When it comes to balancing risk and reward in real estate, cities in the Southern half of the country look to be in the sweet spot now, as well as one surprising Northeastern metropolis, where lack of land to build turns out to be a plus. Whether your looking to put down roots with a family home or to rent out your purchase for yield, these cities offer two things anyone making a home investment should be after: affordability and growth.
To find out where you can get the most bang for your housing buck this year, Forbes teamed up with Local Market Monitor, a North Carolina-based company that tracks more than 300 housing markets. For each market CEO Ingo Wizner analyzed housing indicators as well as broader growth trends. He came up with 20 markets where you can park your money with some confidence in 2017—and beyond.
Dallas dominates: The home of Exxon Mobil and the Dallas Cowboys claims the no. 1 ranking this year. Dallas has an average home price of $233,000. That’s up 3.9% from a year ago and underpriced by 3% compared to the city’s historic average. Local Market Monitor forecasts prices will increase 31% by 2020 thanks in part to 3.9% job growth in the past year and 6.2% population growth in the last three.
Florida holds on: Four cities in the Sunshine State made the list, the most of any state, and all are in the top 10. There’s Jacksonville at no. 2, Orlando at no. 3, West Palm Beach at no. 5 and Tampa at no. 7. Winzer says that Florida’s continued strength is the biggest surprise of the list. (Last year seven Florida cities made the cut.) Florida was the poster child for financial crisis devastation. As recently as 2015 seven markets in the state were undervalued by more than 20%. But builder constraint and job growth has boosted the value of existing homes.
Texas on top: The Lone Star State not only holds the top spot on our 2017 list but the second most spots overall, with Forth Worth at no. 9 and San Antonio at 20. The recession and housing crisis did not hit Texas quite as hard as the rest of the country, meaning it came back quicker and has been adding jobs longer and faster than the rest of the country. Opportunity and affordable housing led more people to move from other states to Texas in 2015 than any other state besides Florida. Austin, which made our 2016 ranking, would easily make a top 30 list, but is a bit overpriced compared to a year ago.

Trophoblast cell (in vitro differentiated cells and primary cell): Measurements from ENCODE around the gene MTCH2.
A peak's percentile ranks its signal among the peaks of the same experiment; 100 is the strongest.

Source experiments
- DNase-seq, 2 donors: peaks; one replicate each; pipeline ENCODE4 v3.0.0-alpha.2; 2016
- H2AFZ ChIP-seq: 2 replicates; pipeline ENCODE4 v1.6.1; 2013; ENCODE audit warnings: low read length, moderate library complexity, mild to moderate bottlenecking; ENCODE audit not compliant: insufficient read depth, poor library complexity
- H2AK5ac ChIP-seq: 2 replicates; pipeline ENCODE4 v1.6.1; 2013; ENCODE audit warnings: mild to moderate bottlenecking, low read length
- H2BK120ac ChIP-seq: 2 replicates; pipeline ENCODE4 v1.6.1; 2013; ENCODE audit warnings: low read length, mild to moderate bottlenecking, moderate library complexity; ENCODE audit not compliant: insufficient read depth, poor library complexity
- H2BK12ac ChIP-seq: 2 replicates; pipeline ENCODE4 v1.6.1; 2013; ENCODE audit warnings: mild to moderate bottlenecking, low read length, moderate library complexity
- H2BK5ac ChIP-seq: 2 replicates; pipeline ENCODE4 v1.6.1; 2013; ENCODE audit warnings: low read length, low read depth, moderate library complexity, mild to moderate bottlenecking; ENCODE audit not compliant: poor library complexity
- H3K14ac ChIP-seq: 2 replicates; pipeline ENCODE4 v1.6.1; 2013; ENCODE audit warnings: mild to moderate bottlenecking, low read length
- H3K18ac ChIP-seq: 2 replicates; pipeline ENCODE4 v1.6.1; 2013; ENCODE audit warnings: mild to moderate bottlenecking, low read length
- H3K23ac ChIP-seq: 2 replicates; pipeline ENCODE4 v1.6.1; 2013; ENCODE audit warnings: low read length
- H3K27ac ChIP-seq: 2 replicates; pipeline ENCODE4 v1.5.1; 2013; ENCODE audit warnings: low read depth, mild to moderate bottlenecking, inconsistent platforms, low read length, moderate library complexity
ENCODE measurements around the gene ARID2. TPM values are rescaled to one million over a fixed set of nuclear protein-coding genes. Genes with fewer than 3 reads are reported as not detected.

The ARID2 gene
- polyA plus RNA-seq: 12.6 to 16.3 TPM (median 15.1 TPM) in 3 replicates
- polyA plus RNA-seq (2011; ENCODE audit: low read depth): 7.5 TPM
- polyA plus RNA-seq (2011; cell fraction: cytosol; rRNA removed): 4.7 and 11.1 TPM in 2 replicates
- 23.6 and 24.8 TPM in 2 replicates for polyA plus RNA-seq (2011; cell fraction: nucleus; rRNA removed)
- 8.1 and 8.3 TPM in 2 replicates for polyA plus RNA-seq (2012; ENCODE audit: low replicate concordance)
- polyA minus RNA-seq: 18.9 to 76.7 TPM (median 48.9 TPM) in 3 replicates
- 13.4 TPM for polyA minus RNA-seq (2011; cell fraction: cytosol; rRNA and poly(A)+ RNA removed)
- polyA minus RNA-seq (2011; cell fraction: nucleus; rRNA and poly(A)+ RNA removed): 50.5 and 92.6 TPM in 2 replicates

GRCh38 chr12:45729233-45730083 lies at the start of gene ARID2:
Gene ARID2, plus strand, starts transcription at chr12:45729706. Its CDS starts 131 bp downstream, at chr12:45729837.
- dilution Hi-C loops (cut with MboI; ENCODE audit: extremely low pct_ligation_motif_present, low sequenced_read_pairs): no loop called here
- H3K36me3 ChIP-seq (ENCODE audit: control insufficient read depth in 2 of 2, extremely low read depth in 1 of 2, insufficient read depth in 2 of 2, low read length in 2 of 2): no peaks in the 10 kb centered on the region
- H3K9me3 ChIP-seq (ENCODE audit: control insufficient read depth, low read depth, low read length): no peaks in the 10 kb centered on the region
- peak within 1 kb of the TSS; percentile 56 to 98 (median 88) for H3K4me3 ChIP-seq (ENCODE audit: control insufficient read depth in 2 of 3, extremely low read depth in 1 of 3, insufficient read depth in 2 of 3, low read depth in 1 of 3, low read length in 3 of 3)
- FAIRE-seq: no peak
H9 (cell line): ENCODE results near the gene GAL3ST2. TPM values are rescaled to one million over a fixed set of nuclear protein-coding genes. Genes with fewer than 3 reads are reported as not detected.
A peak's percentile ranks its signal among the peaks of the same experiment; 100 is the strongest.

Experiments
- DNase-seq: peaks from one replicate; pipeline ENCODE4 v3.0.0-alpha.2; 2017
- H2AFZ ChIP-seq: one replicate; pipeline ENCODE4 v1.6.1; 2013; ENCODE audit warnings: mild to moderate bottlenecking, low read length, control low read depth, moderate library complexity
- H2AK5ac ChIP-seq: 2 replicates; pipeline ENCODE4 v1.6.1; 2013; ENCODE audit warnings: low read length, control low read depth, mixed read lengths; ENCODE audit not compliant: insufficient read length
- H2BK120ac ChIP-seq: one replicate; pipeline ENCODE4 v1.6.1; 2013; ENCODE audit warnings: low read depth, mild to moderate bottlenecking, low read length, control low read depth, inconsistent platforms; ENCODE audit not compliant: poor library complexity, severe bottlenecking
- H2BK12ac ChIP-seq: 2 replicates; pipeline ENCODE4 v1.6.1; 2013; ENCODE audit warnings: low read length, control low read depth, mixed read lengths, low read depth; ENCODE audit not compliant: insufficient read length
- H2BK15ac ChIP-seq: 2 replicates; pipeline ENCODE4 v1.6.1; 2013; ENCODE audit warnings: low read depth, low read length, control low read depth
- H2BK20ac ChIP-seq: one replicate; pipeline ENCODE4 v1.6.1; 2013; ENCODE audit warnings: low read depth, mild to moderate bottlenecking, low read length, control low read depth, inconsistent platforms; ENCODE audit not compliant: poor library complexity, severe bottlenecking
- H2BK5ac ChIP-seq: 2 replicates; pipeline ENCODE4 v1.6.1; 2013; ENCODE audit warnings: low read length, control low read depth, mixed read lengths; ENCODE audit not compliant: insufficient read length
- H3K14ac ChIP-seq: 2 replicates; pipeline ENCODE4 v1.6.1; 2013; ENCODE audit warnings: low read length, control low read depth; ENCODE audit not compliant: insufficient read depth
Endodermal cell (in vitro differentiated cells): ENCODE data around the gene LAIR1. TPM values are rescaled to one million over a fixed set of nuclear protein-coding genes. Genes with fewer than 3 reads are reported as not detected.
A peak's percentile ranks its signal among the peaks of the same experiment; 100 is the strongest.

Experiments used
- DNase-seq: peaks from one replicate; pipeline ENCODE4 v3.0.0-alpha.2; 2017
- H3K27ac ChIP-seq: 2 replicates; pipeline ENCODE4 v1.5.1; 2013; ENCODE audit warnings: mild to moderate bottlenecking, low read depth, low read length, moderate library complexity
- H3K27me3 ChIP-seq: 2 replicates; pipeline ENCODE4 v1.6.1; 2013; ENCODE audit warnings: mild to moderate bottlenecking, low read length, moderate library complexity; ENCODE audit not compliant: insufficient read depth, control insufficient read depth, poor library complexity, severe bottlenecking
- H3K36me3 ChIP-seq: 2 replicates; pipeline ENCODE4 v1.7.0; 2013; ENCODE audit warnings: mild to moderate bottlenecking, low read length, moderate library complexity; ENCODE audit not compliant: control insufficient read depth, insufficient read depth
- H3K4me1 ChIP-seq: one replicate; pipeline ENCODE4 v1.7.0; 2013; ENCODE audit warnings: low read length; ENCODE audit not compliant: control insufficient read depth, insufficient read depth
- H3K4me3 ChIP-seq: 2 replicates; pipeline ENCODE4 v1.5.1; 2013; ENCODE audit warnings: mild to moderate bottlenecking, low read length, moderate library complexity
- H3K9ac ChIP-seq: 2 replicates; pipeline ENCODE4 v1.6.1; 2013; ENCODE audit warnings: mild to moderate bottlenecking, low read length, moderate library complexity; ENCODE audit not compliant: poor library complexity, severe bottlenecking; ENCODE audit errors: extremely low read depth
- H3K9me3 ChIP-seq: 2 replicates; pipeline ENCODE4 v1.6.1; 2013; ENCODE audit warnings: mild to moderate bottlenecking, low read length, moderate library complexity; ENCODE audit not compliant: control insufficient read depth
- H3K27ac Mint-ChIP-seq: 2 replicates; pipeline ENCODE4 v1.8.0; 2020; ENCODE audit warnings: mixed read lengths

Boston bucks coastal crush: Perennially absent from this list are the major California markets San Francisco and Los Angeles, as well as East Coast megacities New York and Washington D.C. Scarcity has made these places too expensive to be top investments.
But Boston, no. 16, is a notable exception this year. With a $371,000 average, home prices in Boston are underpriced by 2% and Local Market Monitor expects prices to increase 20% by 2020. The Bureau of Labor Statistics projects that healthcare, a major industry for Boston, will be the largest engine of job growth in the country between 2014 and 2024. Like other coastal towns Boston is “geographically full,” but in this case that’s a positive since the market is slightly undervalued. Even modest population growth can cause prices to go up. At 2.7% Boston has by far the lowest population growth rate on the list.